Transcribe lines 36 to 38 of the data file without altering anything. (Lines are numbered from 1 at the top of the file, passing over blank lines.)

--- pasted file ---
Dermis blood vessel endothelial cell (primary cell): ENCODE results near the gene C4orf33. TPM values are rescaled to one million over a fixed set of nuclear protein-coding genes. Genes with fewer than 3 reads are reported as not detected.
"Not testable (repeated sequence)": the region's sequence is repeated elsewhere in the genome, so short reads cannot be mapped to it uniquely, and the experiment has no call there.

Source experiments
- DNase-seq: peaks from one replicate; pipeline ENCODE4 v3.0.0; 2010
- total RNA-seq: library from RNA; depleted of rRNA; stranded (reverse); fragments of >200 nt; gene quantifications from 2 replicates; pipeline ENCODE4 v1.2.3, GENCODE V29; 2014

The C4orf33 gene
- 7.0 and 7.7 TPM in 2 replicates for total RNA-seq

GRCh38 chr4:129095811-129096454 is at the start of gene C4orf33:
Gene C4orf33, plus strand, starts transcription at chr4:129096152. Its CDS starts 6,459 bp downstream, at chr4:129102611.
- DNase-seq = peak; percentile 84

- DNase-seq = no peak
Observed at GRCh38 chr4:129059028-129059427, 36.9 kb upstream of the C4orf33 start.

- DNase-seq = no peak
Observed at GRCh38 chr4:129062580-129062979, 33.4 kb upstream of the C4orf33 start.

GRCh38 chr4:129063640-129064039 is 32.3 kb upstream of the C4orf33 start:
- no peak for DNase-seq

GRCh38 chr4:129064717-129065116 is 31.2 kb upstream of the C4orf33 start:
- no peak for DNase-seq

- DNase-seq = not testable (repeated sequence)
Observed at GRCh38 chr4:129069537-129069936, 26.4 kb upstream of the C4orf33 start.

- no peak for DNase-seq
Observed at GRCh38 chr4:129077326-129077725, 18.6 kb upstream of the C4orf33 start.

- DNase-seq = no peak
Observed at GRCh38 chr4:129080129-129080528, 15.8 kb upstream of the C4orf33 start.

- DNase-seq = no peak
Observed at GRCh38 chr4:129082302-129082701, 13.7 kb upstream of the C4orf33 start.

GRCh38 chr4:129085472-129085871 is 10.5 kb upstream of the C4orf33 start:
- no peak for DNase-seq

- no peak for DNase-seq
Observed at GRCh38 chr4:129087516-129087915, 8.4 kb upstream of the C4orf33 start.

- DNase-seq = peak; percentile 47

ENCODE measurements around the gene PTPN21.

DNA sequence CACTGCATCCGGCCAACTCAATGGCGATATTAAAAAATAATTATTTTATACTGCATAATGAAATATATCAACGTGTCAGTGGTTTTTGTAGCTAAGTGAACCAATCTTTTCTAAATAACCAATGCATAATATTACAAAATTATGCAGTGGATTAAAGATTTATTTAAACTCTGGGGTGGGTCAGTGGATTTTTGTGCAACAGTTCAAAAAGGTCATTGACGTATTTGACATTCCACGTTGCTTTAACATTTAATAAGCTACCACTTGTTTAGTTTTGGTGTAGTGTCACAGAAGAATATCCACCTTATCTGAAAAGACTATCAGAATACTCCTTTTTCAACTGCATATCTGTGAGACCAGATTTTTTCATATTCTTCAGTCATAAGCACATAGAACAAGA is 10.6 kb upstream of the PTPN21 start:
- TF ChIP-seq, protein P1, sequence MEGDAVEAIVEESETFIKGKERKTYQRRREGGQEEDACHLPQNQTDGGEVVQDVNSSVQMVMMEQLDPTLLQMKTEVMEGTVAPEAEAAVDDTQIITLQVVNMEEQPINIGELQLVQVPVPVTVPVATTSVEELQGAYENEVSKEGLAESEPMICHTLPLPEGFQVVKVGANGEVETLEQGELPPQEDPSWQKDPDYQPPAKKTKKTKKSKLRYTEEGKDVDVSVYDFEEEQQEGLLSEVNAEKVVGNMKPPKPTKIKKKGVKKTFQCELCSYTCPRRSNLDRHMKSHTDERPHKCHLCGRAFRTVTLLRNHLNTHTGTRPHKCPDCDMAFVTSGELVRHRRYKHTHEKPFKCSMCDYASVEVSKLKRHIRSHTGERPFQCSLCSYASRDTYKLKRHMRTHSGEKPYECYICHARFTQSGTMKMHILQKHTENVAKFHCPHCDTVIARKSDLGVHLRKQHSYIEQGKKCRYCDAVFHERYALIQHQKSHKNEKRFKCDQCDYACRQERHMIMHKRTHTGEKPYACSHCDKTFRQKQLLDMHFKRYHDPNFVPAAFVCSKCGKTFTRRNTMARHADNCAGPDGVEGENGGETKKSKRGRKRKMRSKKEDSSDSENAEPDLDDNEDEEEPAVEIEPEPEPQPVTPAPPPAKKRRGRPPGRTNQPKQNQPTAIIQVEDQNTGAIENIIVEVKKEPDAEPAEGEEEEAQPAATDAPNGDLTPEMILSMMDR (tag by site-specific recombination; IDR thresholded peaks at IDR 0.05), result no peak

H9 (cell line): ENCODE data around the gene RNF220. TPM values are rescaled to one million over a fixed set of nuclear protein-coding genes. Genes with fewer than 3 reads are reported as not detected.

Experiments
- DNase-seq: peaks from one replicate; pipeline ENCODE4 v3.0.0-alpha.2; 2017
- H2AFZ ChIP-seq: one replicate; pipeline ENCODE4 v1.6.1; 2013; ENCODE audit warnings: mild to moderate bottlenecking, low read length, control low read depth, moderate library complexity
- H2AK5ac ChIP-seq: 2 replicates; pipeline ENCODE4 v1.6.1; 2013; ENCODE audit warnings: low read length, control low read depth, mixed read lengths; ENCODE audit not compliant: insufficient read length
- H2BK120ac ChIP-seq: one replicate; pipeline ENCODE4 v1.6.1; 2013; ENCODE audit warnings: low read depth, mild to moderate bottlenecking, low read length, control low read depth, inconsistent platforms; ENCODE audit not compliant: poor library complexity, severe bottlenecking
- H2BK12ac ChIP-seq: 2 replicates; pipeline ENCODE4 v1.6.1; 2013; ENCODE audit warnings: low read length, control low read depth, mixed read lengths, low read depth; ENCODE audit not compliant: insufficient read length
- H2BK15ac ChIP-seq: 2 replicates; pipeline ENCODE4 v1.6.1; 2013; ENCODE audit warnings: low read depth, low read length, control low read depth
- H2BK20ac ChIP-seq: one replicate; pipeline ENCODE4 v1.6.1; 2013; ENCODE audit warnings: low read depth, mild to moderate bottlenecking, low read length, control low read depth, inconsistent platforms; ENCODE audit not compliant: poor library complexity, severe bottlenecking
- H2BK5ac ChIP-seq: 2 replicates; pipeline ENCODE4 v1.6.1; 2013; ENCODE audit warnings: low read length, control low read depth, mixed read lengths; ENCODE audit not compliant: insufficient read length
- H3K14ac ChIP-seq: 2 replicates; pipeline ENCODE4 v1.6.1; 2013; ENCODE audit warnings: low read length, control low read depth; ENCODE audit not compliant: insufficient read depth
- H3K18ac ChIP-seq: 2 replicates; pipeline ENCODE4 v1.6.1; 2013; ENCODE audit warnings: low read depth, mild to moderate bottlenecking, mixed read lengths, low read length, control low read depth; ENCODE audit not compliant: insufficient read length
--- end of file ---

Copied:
Experiments
- DNase-seq: peaks from one replicate; pipeline ENCODE4 v3.0.0-alpha.2; 2017
- H2AFZ ChIP-seq: one replicate; pipeline ENCODE4 v1.6.1; 2013; ENCODE audit warnings: mild to moderate bottlenecking, low read length, control low read depth, moderate library complexity